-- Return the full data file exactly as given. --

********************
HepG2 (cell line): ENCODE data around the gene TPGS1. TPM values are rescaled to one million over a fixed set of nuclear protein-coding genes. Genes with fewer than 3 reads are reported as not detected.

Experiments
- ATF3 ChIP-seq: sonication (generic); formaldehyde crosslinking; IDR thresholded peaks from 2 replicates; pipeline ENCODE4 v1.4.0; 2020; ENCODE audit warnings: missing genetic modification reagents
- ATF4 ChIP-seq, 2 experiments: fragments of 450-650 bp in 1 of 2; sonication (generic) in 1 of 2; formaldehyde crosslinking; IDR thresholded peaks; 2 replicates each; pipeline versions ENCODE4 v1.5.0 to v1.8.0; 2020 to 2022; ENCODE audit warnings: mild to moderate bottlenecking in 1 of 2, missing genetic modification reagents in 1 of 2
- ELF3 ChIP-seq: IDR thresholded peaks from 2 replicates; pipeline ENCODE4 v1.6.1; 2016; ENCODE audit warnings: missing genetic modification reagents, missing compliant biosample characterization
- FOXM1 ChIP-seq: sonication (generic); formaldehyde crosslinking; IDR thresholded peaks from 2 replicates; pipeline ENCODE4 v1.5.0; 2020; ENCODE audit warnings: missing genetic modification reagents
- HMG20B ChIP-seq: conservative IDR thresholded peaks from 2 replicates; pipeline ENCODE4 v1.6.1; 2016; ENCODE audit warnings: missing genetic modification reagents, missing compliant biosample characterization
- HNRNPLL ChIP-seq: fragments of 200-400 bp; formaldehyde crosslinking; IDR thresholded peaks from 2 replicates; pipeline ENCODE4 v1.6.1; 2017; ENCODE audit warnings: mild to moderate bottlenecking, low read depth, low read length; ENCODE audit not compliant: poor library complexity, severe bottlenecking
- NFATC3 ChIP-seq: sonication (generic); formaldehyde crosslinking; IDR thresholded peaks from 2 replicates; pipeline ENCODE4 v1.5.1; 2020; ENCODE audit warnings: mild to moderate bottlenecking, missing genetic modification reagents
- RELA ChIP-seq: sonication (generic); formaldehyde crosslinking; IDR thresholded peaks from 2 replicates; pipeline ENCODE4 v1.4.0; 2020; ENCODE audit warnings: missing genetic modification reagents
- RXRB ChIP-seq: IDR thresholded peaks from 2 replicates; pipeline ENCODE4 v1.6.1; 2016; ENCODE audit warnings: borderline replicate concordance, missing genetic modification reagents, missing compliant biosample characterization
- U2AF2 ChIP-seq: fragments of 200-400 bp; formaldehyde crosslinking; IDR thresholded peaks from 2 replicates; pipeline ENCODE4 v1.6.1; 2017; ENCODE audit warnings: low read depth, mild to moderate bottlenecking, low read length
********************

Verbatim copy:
HepG2 (cell line): ENCODE data around the gene TPGS1. TPM values are rescaled to one million over a fixed set of nuclear protein-coding genes. Genes with fewer than 3 reads are reported as not detected.

Experiments
- ATF3 ChIP-seq: sonication (generic); formaldehyde crosslinking; IDR thresholded peaks from 2 replicates; pipeline ENCODE4 v1.4.0; 2020; ENCODE audit warnings: missing genetic modification reagents
- ATF4 ChIP-seq, 2 experiments: fragments of 450-650 bp in 1 of 2; sonication (generic) in 1 of 2; formaldehyde crosslinking; IDR thresholded peaks; 2 replicates each; pipeline versions ENCODE4 v1.5.0 to v1.8.0; 2020 to 2022; ENCODE audit warnings: mild to moderate bottlenecking in 1 of 2, missing genetic modification reagents in 1 of 2
- ELF3 ChIP-seq: IDR thresholded peaks from 2 replicates; pipeline ENCODE4 v1.6.1; 2016; ENCODE audit warnings: missing genetic modification reagents, missing compliant biosample characterization
- FOXM1 ChIP-seq: sonication (generic); formaldehyde crosslinking; IDR thresholded peaks from 2 replicates; pipeline ENCODE4 v1.5.0; 2020; ENCODE audit warnings: missing genetic modification reagents
- HMG20B ChIP-seq: conservative IDR thresholded peaks from 2 replicates; pipeline ENCODE4 v1.6.1; 2016; ENCODE audit warnings: missing genetic modification reagents, missing compliant biosample characterization
- HNRNPLL ChIP-seq: fragments of 200-400 bp; formaldehyde crosslinking; IDR thresholded peaks from 2 replicates; pipeline ENCODE4 v1.6.1; 2017; ENCODE audit warnings: mild to moderate bottlenecking, low read depth, low read length; ENCODE audit not compliant: poor library complexity, severe bottlenecking
- NFATC3 ChIP-seq: sonication (generic); formaldehyde crosslinking; IDR thresholded peaks from 2 replicates; pipeline ENCODE4 v1.5.1; 2020; ENCODE audit warnings: mild to moderate bottlenecking, missing genetic modification reagents
- RELA ChIP-seq: sonication (generic); formaldehyde crosslinking; IDR thresholded peaks from 2 replicates; pipeline ENCODE4 v1.4.0; 2020; ENCODE audit warnings: missing genetic modification reagents
- RXRB ChIP-seq: IDR thresholded peaks from 2 replicates; pipeline ENCODE4 v1.6.1; 2016; ENCODE audit warnings: borderline replicate concordance, missing genetic modification reagents, missing compliant biosample characterization
- U2AF2 ChIP-seq: fragments of 200-400 bp; formaldehyde crosslinking; IDR thresholded peaks from 2 replicates; pipeline ENCODE4 v1.6.1; 2017; ENCODE audit warnings: low read depth, mild to moderate bottlenecking, low read length